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Last updateThu, 21 Jul 2016 12pm

Food & Wine

Citrus-y beers celebrate summer

Citrus-y beers celebrate summer


Derek Wolfgram/Special to the Town Crier
Session beers offer an alcohol content low enough to sustain sipping through a long, lazy picnic. Local breweries are celebrating the citrus hop style now in vogue with other fruit-forward influences.

With the h...

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Your Health

Reading in sign,  ink and song

Reading in sign, ink and song


Megan V. Winslow/Town Crier
A baby girl learns sign language during a program offered Wednesdays at the Los Altos Library.

Visit Los Altos Library’s community room on a Wednesday afternoon and you’ll see its plain gray expanse descend into ...

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Your Home

From derelict to desirable: House flipper transforms old properties into showstoppers

From derelict to desirable: House flipper transforms old properties into showstoppers


Megan V. WInslow/Town Crier
Amy Randazzo purchases older homes in Mountain View to “flip” after they undergo a makeover. Her transformed houses feature open floor plans and she searches for properties with “good bones.”

Amy Randazzo is improving neighb...

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On The Road

A different kind  of driving school

A different kind of driving school


Gary Anderson/Special to the Town Crier
The Andersons observe Bixby Bridge – located on Highway 1 near Big Sur – from a dirt road during their recent Land Rover Experience Driving School lesson.

It is always exciting to do something youR...

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Senior Lifestyles

Monkey business: Senior Program volunteers lift spirits of sick kids

Monkey business: Senior Program volunteers lift spirits of sick kids


Photo Megan V. Winslow/Town Crier
Los Altos Senior Program volunteers – affectionately known as The Monkey Toy Ladies – make sock monkeys to comfort sick children.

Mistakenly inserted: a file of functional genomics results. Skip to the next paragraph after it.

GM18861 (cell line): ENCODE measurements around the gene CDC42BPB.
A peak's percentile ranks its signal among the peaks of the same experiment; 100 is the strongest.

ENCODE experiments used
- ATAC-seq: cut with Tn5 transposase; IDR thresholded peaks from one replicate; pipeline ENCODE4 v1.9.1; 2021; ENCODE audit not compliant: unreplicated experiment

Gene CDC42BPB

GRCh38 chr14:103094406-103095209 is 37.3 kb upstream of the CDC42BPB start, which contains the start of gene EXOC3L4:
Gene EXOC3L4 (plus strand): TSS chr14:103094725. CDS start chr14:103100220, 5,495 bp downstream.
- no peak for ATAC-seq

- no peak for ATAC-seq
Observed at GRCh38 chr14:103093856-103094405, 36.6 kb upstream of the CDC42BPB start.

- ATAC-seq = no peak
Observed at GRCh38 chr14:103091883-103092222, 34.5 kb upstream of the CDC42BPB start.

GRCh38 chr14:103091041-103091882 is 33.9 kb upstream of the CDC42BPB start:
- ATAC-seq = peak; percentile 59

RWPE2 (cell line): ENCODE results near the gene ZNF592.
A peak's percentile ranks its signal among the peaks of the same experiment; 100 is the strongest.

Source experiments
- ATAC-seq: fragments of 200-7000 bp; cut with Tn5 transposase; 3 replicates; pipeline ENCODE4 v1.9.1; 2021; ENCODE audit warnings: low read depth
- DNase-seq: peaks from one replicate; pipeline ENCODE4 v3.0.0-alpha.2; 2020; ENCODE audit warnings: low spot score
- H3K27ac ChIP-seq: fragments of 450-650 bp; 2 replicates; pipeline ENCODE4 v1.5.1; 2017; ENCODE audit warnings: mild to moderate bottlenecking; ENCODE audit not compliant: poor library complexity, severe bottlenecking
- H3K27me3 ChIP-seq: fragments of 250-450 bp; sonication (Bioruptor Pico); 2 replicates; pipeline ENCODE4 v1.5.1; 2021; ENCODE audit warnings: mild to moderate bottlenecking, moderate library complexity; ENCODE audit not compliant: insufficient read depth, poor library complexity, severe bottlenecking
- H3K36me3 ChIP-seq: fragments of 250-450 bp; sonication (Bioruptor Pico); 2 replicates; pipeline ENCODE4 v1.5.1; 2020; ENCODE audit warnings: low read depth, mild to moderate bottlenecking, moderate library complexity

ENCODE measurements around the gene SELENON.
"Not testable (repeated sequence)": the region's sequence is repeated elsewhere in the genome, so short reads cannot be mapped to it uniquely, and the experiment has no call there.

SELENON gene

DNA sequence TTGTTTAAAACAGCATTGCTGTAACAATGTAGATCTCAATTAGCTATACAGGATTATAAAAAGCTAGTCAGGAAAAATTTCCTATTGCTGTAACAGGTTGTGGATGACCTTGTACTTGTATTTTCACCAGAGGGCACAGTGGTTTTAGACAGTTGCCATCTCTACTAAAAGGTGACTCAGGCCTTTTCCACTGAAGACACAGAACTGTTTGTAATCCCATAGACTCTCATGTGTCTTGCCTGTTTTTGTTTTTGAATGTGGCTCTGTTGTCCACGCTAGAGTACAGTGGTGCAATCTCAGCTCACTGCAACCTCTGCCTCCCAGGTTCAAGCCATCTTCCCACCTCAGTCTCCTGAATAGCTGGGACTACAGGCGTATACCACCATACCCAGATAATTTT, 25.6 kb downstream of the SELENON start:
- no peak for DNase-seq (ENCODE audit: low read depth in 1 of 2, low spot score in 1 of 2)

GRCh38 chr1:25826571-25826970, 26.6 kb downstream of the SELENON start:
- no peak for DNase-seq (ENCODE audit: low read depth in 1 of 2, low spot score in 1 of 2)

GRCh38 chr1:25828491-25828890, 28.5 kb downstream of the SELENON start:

Last year, nearly 400 children at Lucile Packard Children’s Hospital received a special ...

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Wedding To Remember

The Veils of Time

The Veils of Time


Courtesy of Los Altos History Museum

For a new spin on the Town Crier’s “Peek into the Past,” the Los Altos History Museum has been gathering historical local wedding photos and the stories behind them.

Frances Elizabeth Shoup, second...

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Your Kids

Back to School

Is Early Decision the right choice for your student?

Is Early Decision the right choice for your student?


Courtesy of Hollis Bischoff
This chart compares the rate of Early Decision acceptances with the overall acceptance rate at various colleges.

As students apply to an ever-increasing list of schools, colleges are challenged to predict accurately whether ...

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Don't let finances tie your marriage up in knots

June - the most popular month for weddings - is around the corner. That means many couples about to take the plunge are spending much of their time shopping for the perfect gown, flowers and reception location.